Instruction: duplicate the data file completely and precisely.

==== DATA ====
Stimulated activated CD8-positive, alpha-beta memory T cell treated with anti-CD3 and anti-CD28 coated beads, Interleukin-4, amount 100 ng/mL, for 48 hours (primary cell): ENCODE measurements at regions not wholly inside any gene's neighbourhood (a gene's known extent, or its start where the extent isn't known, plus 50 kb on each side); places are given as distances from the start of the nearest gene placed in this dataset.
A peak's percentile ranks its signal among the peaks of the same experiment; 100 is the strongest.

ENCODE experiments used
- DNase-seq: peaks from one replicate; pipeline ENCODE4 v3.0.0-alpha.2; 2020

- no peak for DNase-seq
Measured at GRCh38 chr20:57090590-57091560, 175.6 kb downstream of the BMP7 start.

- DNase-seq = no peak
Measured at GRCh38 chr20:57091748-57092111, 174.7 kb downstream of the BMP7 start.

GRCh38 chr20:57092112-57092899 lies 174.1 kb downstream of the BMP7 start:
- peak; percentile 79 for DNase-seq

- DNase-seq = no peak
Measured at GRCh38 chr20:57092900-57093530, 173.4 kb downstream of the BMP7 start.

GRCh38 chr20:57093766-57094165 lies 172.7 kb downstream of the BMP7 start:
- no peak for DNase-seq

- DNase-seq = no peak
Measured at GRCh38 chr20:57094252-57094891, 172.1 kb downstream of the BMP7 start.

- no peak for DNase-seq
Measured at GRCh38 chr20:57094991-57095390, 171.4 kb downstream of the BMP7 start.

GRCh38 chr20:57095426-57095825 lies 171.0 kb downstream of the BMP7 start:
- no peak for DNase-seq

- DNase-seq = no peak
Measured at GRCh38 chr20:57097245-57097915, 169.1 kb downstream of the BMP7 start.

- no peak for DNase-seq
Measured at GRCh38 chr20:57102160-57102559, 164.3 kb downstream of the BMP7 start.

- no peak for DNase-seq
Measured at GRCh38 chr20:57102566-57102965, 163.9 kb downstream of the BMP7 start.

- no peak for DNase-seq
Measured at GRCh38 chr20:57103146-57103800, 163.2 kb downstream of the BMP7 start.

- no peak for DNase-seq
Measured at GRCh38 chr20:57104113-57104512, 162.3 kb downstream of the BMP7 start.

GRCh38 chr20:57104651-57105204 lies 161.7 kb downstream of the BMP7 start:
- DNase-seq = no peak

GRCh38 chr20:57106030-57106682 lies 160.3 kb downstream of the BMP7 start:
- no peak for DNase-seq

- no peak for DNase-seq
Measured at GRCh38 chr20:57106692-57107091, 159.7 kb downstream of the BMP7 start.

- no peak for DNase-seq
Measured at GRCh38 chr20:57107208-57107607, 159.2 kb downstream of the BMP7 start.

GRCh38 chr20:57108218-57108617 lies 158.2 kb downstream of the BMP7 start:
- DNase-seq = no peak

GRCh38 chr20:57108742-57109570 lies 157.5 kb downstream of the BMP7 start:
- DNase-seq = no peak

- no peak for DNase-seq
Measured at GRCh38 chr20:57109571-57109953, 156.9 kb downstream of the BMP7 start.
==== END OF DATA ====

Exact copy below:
Stimulated activated CD8-positive, alpha-beta memory T cell treated with anti-CD3 and anti-CD28 coated beads, Interleukin-4, amount 100 ng/mL, for 48 hours (primary cell): ENCODE measurements at regions not wholly inside any gene's neighbourhood (a gene's known extent, or its start where the extent isn't known, plus 50 kb on each side); places are given as distances from the start of the nearest gene placed in this dataset.
A peak's percentile ranks its signal among the peaks of the same experiment; 100 is the strongest.

ENCODE experiments used
- DNase-seq: peaks from one replicate; pipeline ENCODE4 v3.0.0-alpha.2; 2020

- no peak for DNase-seq
Measured at GRCh38 chr20:57090590-57091560, 175.6 kb downstream of the BMP7 start.

- DNase-seq = no peak
Measured at GRCh38 chr20:57091748-57092111, 174.7 kb downstream of the BMP7 start.

GRCh38 chr20:57092112-57092899 lies 174.1 kb downstream of the BMP7 start:
- peak; percentile 79 for DNase-seq

- DNase-seq = no peak
Measured at GRCh38 chr20:57092900-57093530, 173.4 kb downstream of the BMP7 start.

GRCh38 chr20:57093766-57094165 lies 172.7 kb downstream of the BMP7 start:
- no peak for DNase-seq

- DNase-seq = no peak
Measured at GRCh38 chr20:57094252-57094891, 172.1 kb downstream of the BMP7 start.

- no peak for DNase-seq
Measured at GRCh38 chr20:57094991-57095390, 171.4 kb downstream of the BMP7 start.

GRCh38 chr20:57095426-57095825 lies 171.0 kb downstream of the BMP7 start:
- no peak for DNase-seq

- DNase-seq = no peak
Measured at GRCh38 chr20:57097245-57097915, 169.1 kb downstream of the BMP7 start.

- no peak for DNase-seq
Measured at GRCh38 chr20:57102160-57102559, 164.3 kb downstream of the BMP7 start.

- no peak for DNase-seq
Measured at GRCh38 chr20:57102566-57102965, 163.9 kb downstream of the BMP7 start.

- no peak for DNase-seq
Measured at GRCh38 chr20:57103146-57103800, 163.2 kb downstream of the BMP7 start.

- no peak for DNase-seq
Measured at GRCh38 chr20:57104113-57104512, 162.3 kb downstream of the BMP7 start.

GRCh38 chr20:57104651-57105204 lies 161.7 kb downstream of the BMP7 start:
- DNase-seq = no peak

GRCh38 chr20:57106030-57106682 lies 160.3 kb downstream of the BMP7 start:
- no peak for DNase-seq

- no peak for DNase-seq
Measured at GRCh38 chr20:57106692-57107091, 159.7 kb downstream of the BMP7 start.

- no peak for DNase-seq
Measured at GRCh38 chr20:57107208-57107607, 159.2 kb downstream of the BMP7 start.

GRCh38 chr20:57108218-57108617 lies 158.2 kb downstream of the BMP7 start:
- DNase-seq = no peak

GRCh38 chr20:57108742-57109570 lies 157.5 kb downstream of the BMP7 start:
- DNase-seq = no peak

- no peak for DNase-seq
Measured at GRCh38 chr20:57109571-57109953, 156.9 kb downstream of the BMP7 start.